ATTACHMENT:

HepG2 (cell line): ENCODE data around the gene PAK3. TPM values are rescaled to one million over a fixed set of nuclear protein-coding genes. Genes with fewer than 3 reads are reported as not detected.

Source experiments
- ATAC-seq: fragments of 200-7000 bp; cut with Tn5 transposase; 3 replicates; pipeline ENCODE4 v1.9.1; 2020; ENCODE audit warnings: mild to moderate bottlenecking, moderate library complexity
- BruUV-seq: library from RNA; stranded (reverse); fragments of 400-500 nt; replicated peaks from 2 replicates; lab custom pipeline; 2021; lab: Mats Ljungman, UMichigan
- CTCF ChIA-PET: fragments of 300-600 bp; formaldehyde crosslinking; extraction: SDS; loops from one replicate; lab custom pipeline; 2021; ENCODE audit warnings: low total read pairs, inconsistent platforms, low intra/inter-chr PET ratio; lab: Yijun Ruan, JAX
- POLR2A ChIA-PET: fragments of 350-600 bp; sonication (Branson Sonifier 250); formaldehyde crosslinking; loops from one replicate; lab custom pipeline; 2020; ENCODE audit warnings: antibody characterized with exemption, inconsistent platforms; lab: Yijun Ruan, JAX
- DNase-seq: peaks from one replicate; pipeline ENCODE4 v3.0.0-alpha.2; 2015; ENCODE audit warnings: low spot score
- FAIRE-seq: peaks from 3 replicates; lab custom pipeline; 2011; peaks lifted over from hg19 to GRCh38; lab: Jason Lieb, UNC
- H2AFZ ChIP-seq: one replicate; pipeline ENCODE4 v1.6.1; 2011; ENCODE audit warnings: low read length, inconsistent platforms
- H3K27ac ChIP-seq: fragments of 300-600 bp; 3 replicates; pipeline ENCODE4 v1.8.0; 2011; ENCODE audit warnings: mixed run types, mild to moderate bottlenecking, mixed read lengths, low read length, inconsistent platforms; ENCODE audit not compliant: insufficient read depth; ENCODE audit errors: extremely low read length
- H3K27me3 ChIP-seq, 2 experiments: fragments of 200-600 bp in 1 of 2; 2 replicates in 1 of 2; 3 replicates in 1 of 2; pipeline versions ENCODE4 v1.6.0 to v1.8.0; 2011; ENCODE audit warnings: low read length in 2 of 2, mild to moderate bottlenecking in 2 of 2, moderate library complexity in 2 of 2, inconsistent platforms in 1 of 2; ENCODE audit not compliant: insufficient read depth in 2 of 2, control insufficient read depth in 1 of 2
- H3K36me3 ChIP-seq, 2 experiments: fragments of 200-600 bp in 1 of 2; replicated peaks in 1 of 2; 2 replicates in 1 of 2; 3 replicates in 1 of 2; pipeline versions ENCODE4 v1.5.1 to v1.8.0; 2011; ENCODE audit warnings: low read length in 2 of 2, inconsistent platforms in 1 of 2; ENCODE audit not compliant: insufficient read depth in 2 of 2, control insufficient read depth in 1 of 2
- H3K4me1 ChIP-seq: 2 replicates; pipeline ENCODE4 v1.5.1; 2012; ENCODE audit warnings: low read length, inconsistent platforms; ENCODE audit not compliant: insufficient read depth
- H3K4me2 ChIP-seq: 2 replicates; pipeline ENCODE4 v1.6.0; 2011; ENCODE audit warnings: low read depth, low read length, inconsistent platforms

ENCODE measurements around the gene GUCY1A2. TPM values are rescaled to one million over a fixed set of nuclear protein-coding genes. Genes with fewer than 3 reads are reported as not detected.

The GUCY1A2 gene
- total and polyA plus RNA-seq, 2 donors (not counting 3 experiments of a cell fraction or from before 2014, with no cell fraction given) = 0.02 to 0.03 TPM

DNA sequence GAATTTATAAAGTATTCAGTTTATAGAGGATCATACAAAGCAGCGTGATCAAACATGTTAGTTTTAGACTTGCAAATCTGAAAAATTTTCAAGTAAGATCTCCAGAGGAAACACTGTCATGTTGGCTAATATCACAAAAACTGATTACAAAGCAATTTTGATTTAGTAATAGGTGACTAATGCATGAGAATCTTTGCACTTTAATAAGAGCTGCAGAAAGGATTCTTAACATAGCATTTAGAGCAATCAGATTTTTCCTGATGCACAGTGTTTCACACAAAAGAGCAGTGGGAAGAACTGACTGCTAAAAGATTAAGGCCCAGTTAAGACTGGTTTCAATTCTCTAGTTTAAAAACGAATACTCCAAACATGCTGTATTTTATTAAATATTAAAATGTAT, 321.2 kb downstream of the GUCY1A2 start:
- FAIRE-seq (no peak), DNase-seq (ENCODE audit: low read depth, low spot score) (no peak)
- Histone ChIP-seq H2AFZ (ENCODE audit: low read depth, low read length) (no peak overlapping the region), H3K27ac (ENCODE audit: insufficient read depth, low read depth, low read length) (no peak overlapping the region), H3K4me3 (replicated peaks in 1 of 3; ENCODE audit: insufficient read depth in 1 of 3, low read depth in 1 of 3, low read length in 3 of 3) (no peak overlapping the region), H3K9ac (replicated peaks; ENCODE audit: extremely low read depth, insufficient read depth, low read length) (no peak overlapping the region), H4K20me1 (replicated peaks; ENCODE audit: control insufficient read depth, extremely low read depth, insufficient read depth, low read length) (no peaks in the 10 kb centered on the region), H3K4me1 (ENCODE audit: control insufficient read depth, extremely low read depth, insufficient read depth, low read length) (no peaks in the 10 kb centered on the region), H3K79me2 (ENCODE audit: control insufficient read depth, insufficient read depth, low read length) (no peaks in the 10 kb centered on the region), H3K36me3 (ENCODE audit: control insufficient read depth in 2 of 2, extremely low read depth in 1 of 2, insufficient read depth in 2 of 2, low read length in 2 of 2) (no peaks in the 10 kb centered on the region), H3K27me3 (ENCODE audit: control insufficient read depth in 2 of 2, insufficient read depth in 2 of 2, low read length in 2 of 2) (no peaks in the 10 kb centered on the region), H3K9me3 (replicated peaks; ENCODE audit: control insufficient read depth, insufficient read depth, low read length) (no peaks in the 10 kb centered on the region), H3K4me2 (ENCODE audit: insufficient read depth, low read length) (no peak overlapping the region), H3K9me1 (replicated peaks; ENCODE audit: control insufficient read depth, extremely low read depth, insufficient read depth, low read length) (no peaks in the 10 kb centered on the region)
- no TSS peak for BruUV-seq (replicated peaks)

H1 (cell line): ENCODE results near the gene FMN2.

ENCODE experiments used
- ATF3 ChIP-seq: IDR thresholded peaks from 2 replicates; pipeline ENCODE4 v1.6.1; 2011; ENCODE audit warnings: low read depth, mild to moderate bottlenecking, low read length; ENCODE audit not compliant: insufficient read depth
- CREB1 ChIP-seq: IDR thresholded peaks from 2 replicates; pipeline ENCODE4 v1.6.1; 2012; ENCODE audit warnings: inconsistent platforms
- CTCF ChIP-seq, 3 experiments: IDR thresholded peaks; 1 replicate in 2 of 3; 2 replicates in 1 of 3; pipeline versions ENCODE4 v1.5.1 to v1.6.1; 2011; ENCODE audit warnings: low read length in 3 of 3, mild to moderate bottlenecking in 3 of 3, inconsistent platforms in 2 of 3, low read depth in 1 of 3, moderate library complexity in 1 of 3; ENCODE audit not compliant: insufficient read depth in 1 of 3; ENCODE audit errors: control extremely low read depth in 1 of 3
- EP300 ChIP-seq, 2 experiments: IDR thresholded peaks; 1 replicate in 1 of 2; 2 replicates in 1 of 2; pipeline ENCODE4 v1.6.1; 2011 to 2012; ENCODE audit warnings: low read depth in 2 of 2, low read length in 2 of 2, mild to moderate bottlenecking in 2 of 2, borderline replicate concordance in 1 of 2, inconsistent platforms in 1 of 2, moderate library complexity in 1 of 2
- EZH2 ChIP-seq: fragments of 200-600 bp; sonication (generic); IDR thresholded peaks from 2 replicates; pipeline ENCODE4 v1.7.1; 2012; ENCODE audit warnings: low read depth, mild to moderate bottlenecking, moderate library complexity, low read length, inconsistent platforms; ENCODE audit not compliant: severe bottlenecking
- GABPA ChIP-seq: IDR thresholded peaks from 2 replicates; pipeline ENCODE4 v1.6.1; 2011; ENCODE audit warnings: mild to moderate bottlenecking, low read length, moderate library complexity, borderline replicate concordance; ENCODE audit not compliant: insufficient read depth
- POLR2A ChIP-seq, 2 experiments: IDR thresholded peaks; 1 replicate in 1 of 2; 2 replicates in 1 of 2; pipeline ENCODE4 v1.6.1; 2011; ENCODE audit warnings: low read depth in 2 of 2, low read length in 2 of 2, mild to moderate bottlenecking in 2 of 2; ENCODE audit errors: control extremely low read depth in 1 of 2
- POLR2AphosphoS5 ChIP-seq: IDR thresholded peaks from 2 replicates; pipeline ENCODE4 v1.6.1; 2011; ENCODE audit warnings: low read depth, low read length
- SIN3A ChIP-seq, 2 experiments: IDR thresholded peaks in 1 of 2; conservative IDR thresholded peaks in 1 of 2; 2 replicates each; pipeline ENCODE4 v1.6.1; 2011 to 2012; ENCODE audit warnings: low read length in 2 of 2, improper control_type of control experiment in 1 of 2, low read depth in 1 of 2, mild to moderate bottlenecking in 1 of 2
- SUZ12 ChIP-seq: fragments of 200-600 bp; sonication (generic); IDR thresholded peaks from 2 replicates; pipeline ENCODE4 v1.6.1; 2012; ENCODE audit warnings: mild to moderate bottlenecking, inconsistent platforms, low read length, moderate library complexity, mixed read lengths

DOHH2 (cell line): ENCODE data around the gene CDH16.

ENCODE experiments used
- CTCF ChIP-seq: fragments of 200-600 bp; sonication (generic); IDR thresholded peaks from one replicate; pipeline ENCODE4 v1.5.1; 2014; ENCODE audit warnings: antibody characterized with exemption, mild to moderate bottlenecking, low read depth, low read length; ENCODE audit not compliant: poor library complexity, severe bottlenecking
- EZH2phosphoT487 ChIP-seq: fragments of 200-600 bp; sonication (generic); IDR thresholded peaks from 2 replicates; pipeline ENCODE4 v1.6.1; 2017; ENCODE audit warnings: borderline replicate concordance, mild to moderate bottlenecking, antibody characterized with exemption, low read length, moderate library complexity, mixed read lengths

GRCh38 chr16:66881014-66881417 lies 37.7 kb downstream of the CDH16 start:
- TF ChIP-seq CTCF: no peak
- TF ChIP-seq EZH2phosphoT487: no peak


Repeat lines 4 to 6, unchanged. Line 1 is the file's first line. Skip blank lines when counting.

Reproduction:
- BruUV-seq: library from RNA; stranded (reverse); fragments of 400-500 nt; replicated peaks from 2 replicates; lab custom pipeline; 2021; lab: Mats Ljungman, UMichigan
- CTCF ChIA-PET: fragments of 300-600 bp; formaldehyde crosslinking; extraction: SDS; loops from one replicate; lab custom pipeline; 2021; ENCODE audit warnings: low total read pairs, inconsistent platforms, low intra/inter-chr PET ratio; lab: Yijun Ruan, JAX
- POLR2A ChIA-PET: fragments of 350-600 bp; sonication (Branson Sonifier 250); formaldehyde crosslinking; loops from one replicate; lab custom pipeline; 2020; ENCODE audit warnings: antibody characterized with exemption, inconsistent platforms; lab: Yijun Ruan, JAX